As triathlon season is now in full swing, we need to ensure we are fueling our bodies with adequate and balanced energy (food intake), in order to feel our best, and perform at our peak. Last month our Nutrition Energy newsletter covered carbohydrate needs for endurance athletes (
). This month we will focus on protein. Our immune system, muscle repair, and lean muscle gains all depend on meeting our individual protein needs. Protein sources contain amino-acids that "feed" our muscle tissue for continuous rebuilding/repair. Without proper protein needs being met, we will it repair and recover our bodies following training sessions and races, and injury and illness may be more likely to occur.
We all know that meeting our needs while training is not always easy (or as fun as it sounds!). When training heavily for a big race day, our brain may go into survival mode saying, "What can I grab that's quick and easy and will keep me satisfied?" Without thinking we may miss key macronutrients our bodies need to keep training and recovering. A few things to consider in terms of protein needs include body size, training volume, muscle/strength gain goals if any, and recovery time between training sessions.
So...do you know how much protein you need?
The Recommended Dietary Intake (RDI) for protein consumption is 0.8 grams per kilogram of body weight. For endurance athletes we recommend between 1.4-1.8 g/kg of body weight.
To determine what you need:
Divide your body weight in pounds by 2.2 (this will give you your weight in kg)
Multiply your weight in kg by 1.4 to 1.6 if you are training for up to 1/2 IM or 1/2 marathon or up to 10 hours/week. Multiply your weight in kg by 1.6 to 1.8 if you're training for longer events
Example for a 65kg athlete: 65kg x 1.5 ~ 100 grams of protein required per day
Be mindful to spread those 100 grams of protein throughout the day. Aim to consume 25% of your protein needs at each meal and 25% post workout.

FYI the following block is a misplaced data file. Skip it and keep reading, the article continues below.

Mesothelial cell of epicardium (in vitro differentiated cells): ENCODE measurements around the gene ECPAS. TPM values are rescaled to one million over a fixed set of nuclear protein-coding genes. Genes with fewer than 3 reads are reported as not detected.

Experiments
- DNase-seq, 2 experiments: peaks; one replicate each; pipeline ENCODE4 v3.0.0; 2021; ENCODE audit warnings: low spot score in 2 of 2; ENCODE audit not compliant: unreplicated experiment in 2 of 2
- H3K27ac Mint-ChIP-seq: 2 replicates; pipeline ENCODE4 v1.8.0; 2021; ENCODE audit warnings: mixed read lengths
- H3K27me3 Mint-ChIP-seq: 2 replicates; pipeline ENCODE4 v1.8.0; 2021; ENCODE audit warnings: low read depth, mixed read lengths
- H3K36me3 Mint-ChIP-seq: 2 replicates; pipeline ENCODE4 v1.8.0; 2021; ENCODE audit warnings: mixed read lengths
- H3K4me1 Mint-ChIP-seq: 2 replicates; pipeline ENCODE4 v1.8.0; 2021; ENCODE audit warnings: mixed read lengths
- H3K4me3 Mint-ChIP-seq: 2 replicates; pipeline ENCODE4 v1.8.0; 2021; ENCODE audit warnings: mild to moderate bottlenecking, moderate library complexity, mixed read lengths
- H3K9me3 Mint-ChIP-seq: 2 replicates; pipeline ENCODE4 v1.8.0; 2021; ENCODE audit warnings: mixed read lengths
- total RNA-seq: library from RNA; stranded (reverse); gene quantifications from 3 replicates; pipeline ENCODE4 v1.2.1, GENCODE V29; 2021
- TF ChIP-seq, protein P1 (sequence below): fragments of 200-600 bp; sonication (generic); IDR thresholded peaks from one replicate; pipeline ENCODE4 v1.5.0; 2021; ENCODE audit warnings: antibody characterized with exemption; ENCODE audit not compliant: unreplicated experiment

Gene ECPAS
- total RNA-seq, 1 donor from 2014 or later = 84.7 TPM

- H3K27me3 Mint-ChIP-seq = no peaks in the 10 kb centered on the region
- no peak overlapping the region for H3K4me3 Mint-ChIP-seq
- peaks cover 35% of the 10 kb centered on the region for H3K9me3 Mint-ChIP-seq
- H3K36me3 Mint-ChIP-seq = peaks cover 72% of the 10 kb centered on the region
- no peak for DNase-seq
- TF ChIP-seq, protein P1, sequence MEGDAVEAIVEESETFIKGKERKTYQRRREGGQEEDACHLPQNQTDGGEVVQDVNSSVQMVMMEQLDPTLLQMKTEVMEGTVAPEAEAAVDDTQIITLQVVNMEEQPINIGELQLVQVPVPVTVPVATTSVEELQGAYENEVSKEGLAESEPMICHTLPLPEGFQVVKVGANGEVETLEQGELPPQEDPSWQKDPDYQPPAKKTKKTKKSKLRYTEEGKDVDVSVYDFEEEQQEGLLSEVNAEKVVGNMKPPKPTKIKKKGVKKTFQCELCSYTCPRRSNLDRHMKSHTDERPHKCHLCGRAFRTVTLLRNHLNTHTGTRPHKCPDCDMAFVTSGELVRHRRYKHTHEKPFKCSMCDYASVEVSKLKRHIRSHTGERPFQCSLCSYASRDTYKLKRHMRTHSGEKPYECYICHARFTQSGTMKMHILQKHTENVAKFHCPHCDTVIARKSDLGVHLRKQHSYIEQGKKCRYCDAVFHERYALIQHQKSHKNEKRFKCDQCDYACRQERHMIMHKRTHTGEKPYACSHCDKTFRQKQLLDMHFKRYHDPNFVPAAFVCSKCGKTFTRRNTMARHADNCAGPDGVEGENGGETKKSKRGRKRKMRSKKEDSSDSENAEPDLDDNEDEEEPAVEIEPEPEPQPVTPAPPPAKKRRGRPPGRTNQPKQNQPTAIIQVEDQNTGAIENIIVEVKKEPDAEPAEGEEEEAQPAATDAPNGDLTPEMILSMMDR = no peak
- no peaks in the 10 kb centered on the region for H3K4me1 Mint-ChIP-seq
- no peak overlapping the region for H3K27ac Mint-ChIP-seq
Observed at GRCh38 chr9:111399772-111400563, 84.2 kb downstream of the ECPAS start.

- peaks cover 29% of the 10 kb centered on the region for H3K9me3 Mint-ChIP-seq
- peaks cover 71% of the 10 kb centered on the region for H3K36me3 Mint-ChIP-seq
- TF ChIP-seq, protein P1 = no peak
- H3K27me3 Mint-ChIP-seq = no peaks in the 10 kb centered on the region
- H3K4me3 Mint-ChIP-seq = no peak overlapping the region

Here is a list of high protein foods that can help with fueling your body with proper nutrition:
- Eggs - 6g pro per egg
- Swiss chees - 8g pro per 1 oz
- Cottage cheese - 14g per 1/2 C
- Chicken Breast - 24g pro per 3oz serving
- Sockeye Salmon - 23g per 3oz serving
- Navy Beans - 20g per 1 Cup serving
- Peanut Butter - 8g per 2 Tbs serving
- Tofu - 12g pro per 3 oz serving
- Edamame - 8 g pro per 1/2 serving
- Quinoa - 8g pro per 1 cup serving
While most of the time real foods are best, it is sometimes necessary and more convenient to take in a recovery bar or shake post workout to ensure you get in adequate protein.
- Gatorade Recover Protein Shake - 20g pro per drink
- PROBAR BASE®- 20g pro per bar
- Clif Builder's Bar- 20g pro per bar
- EPIC Bars - has bison, uncured bacon - 11g pro per bar
We chose this month's recipe because it is a dish we get asked about often by our clients. Everyone seems to love Pad Thai...but restaurant versions are generally very high in fat (even for Triathlete's). This healthier version is a great post-race recipe that packs in the protein, carbs and flavor! Meals with a good balance of protein/carbs helps repair muscle damage caused during races as well as restock glycogen to help you recover faster and come back stronger for your next race.
Healthy version of Chicken Pad Thai from Triathelete
- Time to cook 30 mins - serves 4
2 pounds boneless, skinless, chicken thighs, cut into bite-sized strips
8 ounces firm tofu, cut into cubes (optional)
2 eggs, lightly beaten
1 Tablespoon sesame oil
8 ounces flat rice noodles
2 Tablespoons chili paste or chili garlic sauce (Sambal works well)
2 Tablespoons low-sodium soy sauce
2 teaspoons fish sauce
8 ounces bean sprouts, divided
1 jalapeno, sliced
3 green onions, sliced thin
1/2 cup raw peanuts
2 Tablespoons chopped fresh Thai Basil and Cilantro
Crushed red pepper to taste
2 limes, cut into quarters lengthwise
Toast peanuts for the topping in a dry pan over medium heat till golden brown. Set aside to cool and chop coarsely
Lightly coat the bottom of a large, shallow sauté pan with vegetable oil and cook chicken thighs over medium heat with a sprinkle of salt and pepper. (If you're using tofu, add it here.)
3. In a small bowl, lightly beat the eggs with the sesame oil.
Once the chicken is nearly cooked through, add the egg mixture to the pan and scramble until dry.
Set aside until you are ready to plate the noodles
While the chicken is cooking, bring a large pot of water to a boil. Cook the rice noodles as directed on the package. Drain the noodles and toss them with a little sesame oil or water to prevent them from sticking
whisk the chili paste or chili garlic sauce, soy sauce, and fish sauce together in a large bowl
Add noodles, 1/2 the bean sprouts, jalapeño, and green onions and toss to coat
Plate the noodle mixture and top with the chicken/egg mixture.
Finish with adding additional bean sprouts, fresh Thai basil/cilantro, toasted peanuts, crushed red pepper, and lime wedges
11. Bon Appetit!